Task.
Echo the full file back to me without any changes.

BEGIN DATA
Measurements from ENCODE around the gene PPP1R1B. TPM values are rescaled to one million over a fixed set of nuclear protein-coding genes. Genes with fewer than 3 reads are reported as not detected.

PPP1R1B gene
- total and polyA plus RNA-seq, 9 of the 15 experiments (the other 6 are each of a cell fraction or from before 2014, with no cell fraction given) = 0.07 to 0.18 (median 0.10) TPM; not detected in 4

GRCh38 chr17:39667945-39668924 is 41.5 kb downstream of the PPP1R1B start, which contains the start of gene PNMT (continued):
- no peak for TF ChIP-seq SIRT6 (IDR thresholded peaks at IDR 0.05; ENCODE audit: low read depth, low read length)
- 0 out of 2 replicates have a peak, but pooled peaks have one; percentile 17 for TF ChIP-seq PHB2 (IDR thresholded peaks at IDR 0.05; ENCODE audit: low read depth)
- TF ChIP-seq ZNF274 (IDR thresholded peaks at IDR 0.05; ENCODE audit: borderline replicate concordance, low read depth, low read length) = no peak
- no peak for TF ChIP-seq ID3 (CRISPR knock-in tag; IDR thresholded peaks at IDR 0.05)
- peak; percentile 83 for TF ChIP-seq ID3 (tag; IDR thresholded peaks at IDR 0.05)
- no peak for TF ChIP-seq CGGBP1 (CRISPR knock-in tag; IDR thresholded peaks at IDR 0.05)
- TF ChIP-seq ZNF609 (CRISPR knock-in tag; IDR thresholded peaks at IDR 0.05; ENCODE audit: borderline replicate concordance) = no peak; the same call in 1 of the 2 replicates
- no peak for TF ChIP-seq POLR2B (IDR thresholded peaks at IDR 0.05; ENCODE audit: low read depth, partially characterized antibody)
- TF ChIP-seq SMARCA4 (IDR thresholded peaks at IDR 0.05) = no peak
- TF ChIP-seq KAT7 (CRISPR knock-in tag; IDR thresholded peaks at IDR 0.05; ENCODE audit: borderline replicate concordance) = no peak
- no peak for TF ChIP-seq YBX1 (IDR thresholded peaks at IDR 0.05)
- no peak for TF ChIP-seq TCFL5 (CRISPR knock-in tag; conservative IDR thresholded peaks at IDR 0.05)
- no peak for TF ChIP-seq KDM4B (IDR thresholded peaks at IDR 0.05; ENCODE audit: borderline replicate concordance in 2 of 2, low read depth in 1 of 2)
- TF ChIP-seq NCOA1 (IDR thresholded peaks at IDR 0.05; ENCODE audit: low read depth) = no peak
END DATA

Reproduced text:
Measurements from ENCODE around the gene PPP1R1B. TPM values are rescaled to one million over a fixed set of nuclear protein-coding genes. Genes with fewer than 3 reads are reported as not detected.

PPP1R1B gene
- total and polyA plus RNA-seq, 9 of the 15 experiments (the other 6 are each of a cell fraction or from before 2014, with no cell fraction given) = 0.07 to 0.18 (median 0.10) TPM; not detected in 4

GRCh38 chr17:39667945-39668924 is 41.5 kb downstream of the PPP1R1B start, which contains the start of gene PNMT (continued):
- no peak for TF ChIP-seq SIRT6 (IDR thresholded peaks at IDR 0.05; ENCODE audit: low read depth, low read length)
- 0 out of 2 replicates have a peak, but pooled peaks have one; percentile 17 for TF ChIP-seq PHB2 (IDR thresholded peaks at IDR 0.05; ENCODE audit: low read depth)
- TF ChIP-seq ZNF274 (IDR thresholded peaks at IDR 0.05; ENCODE audit: borderline replicate concordance, low read depth, low read length) = no peak
- no peak for TF ChIP-seq ID3 (CRISPR knock-in tag; IDR thresholded peaks at IDR 0.05)
- peak; percentile 83 for TF ChIP-seq ID3 (tag; IDR thresholded peaks at IDR 0.05)
- no peak for TF ChIP-seq CGGBP1 (CRISPR knock-in tag; IDR thresholded peaks at IDR 0.05)
- TF ChIP-seq ZNF609 (CRISPR knock-in tag; IDR thresholded peaks at IDR 0.05; ENCODE audit: borderline replicate concordance) = no peak; the same call in 1 of the 2 replicates
- no peak for TF ChIP-seq POLR2B (IDR thresholded peaks at IDR 0.05; ENCODE audit: low read depth, partially characterized antibody)
- TF ChIP-seq SMARCA4 (IDR thresholded peaks at IDR 0.05) = no peak
- TF ChIP-seq KAT7 (CRISPR knock-in tag; IDR thresholded peaks at IDR 0.05; ENCODE audit: borderline replicate concordance) = no peak
- no peak for TF ChIP-seq YBX1 (IDR thresholded peaks at IDR 0.05)
- no peak for TF ChIP-seq TCFL5 (CRISPR knock-in tag; conservative IDR thresholded peaks at IDR 0.05)
- no peak for TF ChIP-seq KDM4B (IDR thresholded peaks at IDR 0.05; ENCODE audit: borderline replicate concordance in 2 of 2, low read depth in 1 of 2)
- TF ChIP-seq NCOA1 (IDR thresholded peaks at IDR 0.05; ENCODE audit: low read depth) = no peak